For reasons I won't go into I need to calculate parameter estimates from several imputed datasets. Based on this CV post about Rubin's rules I have determined how to manually calculate both the pooled coefficient and standard error. However the method for the p-value eludes me. If it were up to me I would make do with the pooled coefficient and se, but I know my boss will want the p-value.

Here is the toy analysis.

First the imputation.

nhimp <- mice(nhanes)
v <- sapply(1:5, function(i) {
  fit <- lm(chl ~ bmi, data=complete(nhimp, i))
  print(c('coef'=coef(fit)[2], 'var'=vcov(fit)[2, 2], 'p'=summary(fit)$coefficients["bmi",4]))

Create a matrix of extracted estimates from the model applied to each of the five complete imputed datasets. 1st column are the coefficients, 2nd column are the variances, 3rd column are the p-values.

(mat <- t(v))

#      coef.bmi      var          p
# [1,] 2.195180 5.467482 0.35758491
# [2,] 4.231113 3.603410 0.03587456
# [3,] 3.470647 5.475586 0.15159999
# [4,] 2.937763 4.776171 0.19198054
# [5,] 2.208305 2.972943 0.21304488

Now for the pooled estimates. The pooled estimate of the regression coefficients is easy: it's just the mean of the coefficients (first column

(pooledMean <- mean(mat[,1]))

# [1] 3.008602

Calculating the pooled estimate of the standard error is a bit more tricky, but still relatively simple. Total variance is the sum of within-variance and between-variance*degrees-of-freedom-correction.

Within variance is the average of the imputation specific point estimate variances

(withinVar <- mean(mat[,2])) # mean of variances
# [1] 4.459118

Between variance is the variance of the coefficients (variance of first column, or sd of first column squared.

(betweenVar <- sd(mat[,1])^2) # variance of coefficients
# [1] 0.7537916

The degrees of freedom correction is (m+1)/m where m is the number of imputations

(dfCorrection <- (nrow(mat)+1)/(nrow(mat))) # dfCorrection
# [1] 1.2

Now we can calculate total variance

(totVar <- withinVar + betweenVar*dfCorrection) 
# [1] 5.363668

The pooled standard error is just the square root of the total variance

(pooledSE <- sqrt(totVar)) # standard error
# [1] 2.315959

Now is the part I don't know: how to get the pooled estimate of the p-value

(pooledP <- mean(mat[,3])) #??????
# [1] 0.190017

Put them all together

(pooledEstimates <- round(c(pooledMean, pooledSE, pooledP),5))
# [1] 3.00860 2.31596 0.19002

These should be exactly the same as the pooled values for these parameters returned by mice

fit <- with(data=nhimp,exp=lm(chl~bmi))
#          term   estimate std.error statistic       df   p.value
# 1 (Intercept) 111.958092 61.373512  1.824209 15.93028 0.0869345
# 2         bmi   3.008602  2.315959  1.299074 15.68225 0.2126945

The manually calculated pooled coefficient and se are the same as those yielded by the pool() function; but not the p-value. Can anyone explain simply the way mice calculates the pooled p-value? This post explains how to do it with software but I need to calculate it manually.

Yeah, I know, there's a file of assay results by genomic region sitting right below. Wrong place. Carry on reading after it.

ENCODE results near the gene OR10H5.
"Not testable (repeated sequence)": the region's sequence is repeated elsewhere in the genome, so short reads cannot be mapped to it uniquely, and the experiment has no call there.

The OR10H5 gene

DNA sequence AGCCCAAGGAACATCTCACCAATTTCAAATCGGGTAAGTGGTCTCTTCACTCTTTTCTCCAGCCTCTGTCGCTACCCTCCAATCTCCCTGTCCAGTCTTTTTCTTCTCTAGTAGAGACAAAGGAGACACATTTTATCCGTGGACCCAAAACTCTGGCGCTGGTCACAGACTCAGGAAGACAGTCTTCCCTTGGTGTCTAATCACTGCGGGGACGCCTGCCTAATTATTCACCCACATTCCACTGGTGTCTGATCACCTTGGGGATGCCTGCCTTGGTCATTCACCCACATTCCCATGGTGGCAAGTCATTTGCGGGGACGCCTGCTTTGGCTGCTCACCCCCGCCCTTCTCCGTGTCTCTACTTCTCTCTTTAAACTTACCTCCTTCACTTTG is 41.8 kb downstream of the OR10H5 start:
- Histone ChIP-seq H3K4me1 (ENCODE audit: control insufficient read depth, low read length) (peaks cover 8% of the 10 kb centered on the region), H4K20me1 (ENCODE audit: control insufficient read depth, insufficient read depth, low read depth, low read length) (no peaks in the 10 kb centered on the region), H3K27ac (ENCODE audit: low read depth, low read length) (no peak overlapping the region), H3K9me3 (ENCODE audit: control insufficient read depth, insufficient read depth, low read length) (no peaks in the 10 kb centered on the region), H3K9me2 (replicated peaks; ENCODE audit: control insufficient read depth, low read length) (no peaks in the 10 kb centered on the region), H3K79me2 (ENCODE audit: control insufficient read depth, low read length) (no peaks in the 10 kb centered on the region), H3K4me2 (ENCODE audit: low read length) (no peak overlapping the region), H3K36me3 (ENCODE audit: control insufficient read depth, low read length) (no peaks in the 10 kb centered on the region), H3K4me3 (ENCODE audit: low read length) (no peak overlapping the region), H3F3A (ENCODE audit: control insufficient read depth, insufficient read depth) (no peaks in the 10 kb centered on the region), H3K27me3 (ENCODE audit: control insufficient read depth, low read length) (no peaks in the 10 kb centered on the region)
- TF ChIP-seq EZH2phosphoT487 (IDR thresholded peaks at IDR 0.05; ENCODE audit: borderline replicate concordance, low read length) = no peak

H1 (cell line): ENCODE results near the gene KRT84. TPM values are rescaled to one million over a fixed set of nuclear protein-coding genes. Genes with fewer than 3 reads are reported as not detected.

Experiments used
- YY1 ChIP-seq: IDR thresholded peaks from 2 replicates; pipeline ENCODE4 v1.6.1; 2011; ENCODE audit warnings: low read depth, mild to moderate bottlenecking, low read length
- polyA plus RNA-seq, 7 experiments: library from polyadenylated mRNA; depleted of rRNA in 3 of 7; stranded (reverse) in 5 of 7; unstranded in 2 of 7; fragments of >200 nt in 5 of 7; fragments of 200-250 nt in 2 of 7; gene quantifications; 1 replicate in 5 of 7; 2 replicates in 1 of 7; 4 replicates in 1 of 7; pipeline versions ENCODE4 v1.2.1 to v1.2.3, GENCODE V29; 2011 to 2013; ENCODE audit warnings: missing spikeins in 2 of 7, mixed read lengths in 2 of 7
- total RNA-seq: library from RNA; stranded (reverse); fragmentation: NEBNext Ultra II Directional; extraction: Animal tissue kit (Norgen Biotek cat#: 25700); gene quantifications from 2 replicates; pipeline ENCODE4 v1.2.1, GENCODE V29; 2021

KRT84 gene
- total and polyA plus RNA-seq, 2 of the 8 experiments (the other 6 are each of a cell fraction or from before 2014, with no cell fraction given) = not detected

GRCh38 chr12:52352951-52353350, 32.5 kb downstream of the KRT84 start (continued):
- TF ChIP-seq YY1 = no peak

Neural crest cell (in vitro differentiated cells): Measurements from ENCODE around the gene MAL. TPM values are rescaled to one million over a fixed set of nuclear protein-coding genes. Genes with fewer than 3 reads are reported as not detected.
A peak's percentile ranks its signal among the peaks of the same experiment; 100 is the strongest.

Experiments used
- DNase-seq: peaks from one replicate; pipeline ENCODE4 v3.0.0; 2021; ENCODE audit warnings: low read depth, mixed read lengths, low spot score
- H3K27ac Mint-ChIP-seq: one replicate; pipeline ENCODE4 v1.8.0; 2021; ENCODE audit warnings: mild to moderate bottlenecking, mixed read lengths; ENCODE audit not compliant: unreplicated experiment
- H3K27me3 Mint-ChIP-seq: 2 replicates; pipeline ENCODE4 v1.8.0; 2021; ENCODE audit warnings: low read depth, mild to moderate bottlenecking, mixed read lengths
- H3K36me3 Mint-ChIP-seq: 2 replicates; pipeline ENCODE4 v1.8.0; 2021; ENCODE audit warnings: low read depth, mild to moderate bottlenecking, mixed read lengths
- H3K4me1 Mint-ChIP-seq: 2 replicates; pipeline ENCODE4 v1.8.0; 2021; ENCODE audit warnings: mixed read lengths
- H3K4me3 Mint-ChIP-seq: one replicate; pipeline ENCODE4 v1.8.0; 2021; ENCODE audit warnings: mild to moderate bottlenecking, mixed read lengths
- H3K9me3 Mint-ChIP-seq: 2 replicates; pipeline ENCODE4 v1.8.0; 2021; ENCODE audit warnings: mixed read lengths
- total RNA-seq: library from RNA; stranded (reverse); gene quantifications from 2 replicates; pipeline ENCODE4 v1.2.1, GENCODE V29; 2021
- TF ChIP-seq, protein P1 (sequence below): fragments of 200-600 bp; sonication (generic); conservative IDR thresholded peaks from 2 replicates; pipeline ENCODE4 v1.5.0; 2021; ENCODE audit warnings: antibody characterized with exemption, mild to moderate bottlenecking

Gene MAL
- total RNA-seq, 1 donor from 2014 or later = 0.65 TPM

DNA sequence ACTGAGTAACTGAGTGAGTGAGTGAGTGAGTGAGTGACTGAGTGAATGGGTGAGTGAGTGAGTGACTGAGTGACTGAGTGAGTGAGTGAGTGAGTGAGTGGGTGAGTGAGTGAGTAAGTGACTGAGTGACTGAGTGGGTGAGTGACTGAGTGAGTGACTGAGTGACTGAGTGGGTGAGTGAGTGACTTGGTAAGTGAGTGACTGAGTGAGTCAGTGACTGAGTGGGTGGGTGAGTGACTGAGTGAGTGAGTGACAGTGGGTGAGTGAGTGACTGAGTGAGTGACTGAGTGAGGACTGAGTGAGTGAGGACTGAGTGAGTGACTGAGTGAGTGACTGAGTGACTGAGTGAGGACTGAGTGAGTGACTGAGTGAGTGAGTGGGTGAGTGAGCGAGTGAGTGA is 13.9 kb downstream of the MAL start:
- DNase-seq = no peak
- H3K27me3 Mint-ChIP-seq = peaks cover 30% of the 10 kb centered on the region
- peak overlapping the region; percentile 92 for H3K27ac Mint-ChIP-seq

• 1
    $\begingroup$ The trick is the degrees of freedom, right? Because it's just the upper tail probability of getting more than the absolute value of a t statistic pt(q = pooledMean / pooledSE, df = 18.21792, lower.tail = FALSE) * 2. So you just need to know where 18.21792 comes from? The help file for ?pool says it uses the "Barnard-Rubin adjusted degrees of freedom". $\endgroup$ Feb 7, 2018 at 1:46
  • $\begingroup$ Thank you @Peter Ellis. That was surprisingly simple. Every answer begs another question (as it should), so now I need to work out how to calculate the Barnard-Rubin adjusted degrees of freedom, and that should get me to my final destination. $\endgroup$
    – llewmills
    Feb 7, 2018 at 2:09
  • 1
    $\begingroup$ This should help: github.com/stefvanbuuren/mice/blob/master/R/mice.df.r $\endgroup$ Feb 7, 2018 at 2:13
  • $\begingroup$ Thanks @Peter Ellis. Just had my Eureka moment, and have posted it below. Even though I quit smoking years ago I feel like a cigarette. $\endgroup$
    – llewmills
    Feb 7, 2018 at 3:34
  • 1
    $\begingroup$ Might betweenVar and withinVar been switched in the opening post? Also asking because of the solution you mentioned. $\endgroup$
    – user297944
    Oct 2, 2020 at 14:16

1 Answer 1


This is for anyone who is interested, after reading pp. 37-43 in Flexible Imputation of Missing Data by Stef van Buuren. If we call the adjusted degrees of freedom nu

  m <- nrow(mat)
  lambda <- (betweenVar + (betweenVar/m))/totVar
  n <- nrow(nhimp$data)
  k <- length(coef(lm(chl~bmi,data = complete(nhimp,1))))
  nu_old <- (m-1)/lambda^2  
  nu_com <- n-k
  nu_obs <- (nu_com+1)/(nu_com+3)*nu_com*(1-lambda)
  (nu_BR <- (nu_old*nu_obs)/(nu_old+nu_obs))
  # [1] 15.68225

nu_BR, the Barnard_Rubin adjusted degrees of freedom, matches up with the degrees of freedom for the bmi variable yielded from the the summary(pool(fit)) call above: 15.68225. So we can pass this value into degrees of freedom argument in the pt() function in order to obtain the two-tailed p-value for the imputed model.

pt(q = pooledMean / pooledSE, df = nu_BR, lower.tail = FALSE) * 2
# [1] 0.2126945

And this manually calculated p-value now matches the p-value from the mice function output.


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